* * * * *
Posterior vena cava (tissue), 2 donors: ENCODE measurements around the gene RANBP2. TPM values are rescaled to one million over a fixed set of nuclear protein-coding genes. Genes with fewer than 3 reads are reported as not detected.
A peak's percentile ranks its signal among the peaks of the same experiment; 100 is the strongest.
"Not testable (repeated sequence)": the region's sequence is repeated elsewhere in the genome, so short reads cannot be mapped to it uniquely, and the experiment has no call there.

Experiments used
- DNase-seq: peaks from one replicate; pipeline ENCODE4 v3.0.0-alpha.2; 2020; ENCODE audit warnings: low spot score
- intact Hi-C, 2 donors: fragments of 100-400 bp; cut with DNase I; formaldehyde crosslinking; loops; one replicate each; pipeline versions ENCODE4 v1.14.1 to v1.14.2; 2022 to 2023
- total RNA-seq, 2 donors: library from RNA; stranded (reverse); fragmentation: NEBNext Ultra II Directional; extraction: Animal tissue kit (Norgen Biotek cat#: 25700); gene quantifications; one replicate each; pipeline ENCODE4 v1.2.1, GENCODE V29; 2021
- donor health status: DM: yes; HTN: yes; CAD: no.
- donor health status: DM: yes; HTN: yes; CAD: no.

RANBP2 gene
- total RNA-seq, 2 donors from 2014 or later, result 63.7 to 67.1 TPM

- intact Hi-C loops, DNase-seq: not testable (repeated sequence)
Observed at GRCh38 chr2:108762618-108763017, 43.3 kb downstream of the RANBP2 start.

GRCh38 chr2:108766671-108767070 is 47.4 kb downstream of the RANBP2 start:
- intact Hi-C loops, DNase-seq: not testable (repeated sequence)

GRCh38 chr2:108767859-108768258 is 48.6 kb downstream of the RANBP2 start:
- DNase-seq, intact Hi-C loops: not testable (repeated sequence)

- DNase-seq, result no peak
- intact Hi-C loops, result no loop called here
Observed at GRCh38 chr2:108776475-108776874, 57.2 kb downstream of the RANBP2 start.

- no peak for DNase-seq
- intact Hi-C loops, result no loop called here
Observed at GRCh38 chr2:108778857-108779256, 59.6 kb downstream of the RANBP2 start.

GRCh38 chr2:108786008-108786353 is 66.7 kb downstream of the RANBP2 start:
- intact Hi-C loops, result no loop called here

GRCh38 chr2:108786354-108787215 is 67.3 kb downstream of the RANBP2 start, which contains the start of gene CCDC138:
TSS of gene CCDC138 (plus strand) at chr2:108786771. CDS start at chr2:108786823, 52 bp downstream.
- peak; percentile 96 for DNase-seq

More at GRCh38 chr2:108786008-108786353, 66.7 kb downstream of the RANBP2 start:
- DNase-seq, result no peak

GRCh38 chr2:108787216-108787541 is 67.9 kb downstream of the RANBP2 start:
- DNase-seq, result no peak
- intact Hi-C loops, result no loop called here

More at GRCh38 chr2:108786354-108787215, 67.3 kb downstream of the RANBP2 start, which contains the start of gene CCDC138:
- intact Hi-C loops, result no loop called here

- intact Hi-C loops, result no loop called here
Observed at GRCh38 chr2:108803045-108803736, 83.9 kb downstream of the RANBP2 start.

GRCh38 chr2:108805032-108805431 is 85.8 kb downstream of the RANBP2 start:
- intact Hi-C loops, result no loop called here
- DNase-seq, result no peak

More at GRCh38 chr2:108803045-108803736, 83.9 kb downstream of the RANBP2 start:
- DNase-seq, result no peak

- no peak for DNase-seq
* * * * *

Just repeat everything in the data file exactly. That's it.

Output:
Posterior vena cava (tissue), 2 donors: ENCODE measurements around the gene RANBP2. TPM values are rescaled to one million over a fixed set of nuclear protein-coding genes. Genes with fewer than 3 reads are reported as not detected.
A peak's percentile ranks its signal among the peaks of the same experiment; 100 is the strongest.
"Not testable (repeated sequence)": the region's sequence is repeated elsewhere in the genome, so short reads cannot be mapped to it uniquely, and the experiment has no call there.

Experiments used
- DNase-seq: peaks from one replicate; pipeline ENCODE4 v3.0.0-alpha.2; 2020; ENCODE audit warnings: low spot score
- intact Hi-C, 2 donors: fragments of 100-400 bp; cut with DNase I; formaldehyde crosslinking; loops; one replicate each; pipeline versions ENCODE4 v1.14.1 to v1.14.2; 2022 to 2023
- total RNA-seq, 2 donors: library from RNA; stranded (reverse); fragmentation: NEBNext Ultra II Directional; extraction: Animal tissue kit (Norgen Biotek cat#: 25700); gene quantifications; one replicate each; pipeline ENCODE4 v1.2.1, GENCODE V29; 2021
- donor health status: DM: yes; HTN: yes; CAD: no.
- donor health status: DM: yes; HTN: yes; CAD: no.

RANBP2 gene
- total RNA-seq, 2 donors from 2014 or later, result 63.7 to 67.1 TPM

- intact Hi-C loops, DNase-seq: not testable (repeated sequence)
Observed at GRCh38 chr2:108762618-108763017, 43.3 kb downstream of the RANBP2 start.

GRCh38 chr2:108766671-108767070 is 47.4 kb downstream of the RANBP2 start:
- intact Hi-C loops, DNase-seq: not testable (repeated sequence)

GRCh38 chr2:108767859-108768258 is 48.6 kb downstream of the RANBP2 start:
- DNase-seq, intact Hi-C loops: not testable (repeated sequence)

- DNase-seq, result no peak
- intact Hi-C loops, result no loop called here
Observed at GRCh38 chr2:108776475-108776874, 57.2 kb downstream of the RANBP2 start.

- no peak for DNase-seq
- intact Hi-C loops, result no loop called here
Observed at GRCh38 chr2:108778857-108779256, 59.6 kb downstream of the RANBP2 start.

GRCh38 chr2:108786008-108786353 is 66.7 kb downstream of the RANBP2 start:
- intact Hi-C loops, result no loop called here

GRCh38 chr2:108786354-108787215 is 67.3 kb downstream of the RANBP2 start, which contains the start of gene CCDC138:
TSS of gene CCDC138 (plus strand) at chr2:108786771. CDS start at chr2:108786823, 52 bp downstream.
- peak; percentile 96 for DNase-seq

More at GRCh38 chr2:108786008-108786353, 66.7 kb downstream of the RANBP2 start:
- DNase-seq, result no peak

GRCh38 chr2:108787216-108787541 is 67.9 kb downstream of the RANBP2 start:
- DNase-seq, result no peak
- intact Hi-C loops, result no loop called here

More at GRCh38 chr2:108786354-108787215, 67.3 kb downstream of the RANBP2 start, which contains the start of gene CCDC138:
- intact Hi-C loops, result no loop called here

- intact Hi-C loops, result no loop called here
Observed at GRCh38 chr2:108803045-108803736, 83.9 kb downstream of the RANBP2 start.

GRCh38 chr2:108805032-108805431 is 85.8 kb downstream of the RANBP2 start:
- intact Hi-C loops, result no loop called here
- DNase-seq, result no peak

More at GRCh38 chr2:108803045-108803736, 83.9 kb downstream of the RANBP2 start:
- DNase-seq, result no peak

- no peak for DNase-seq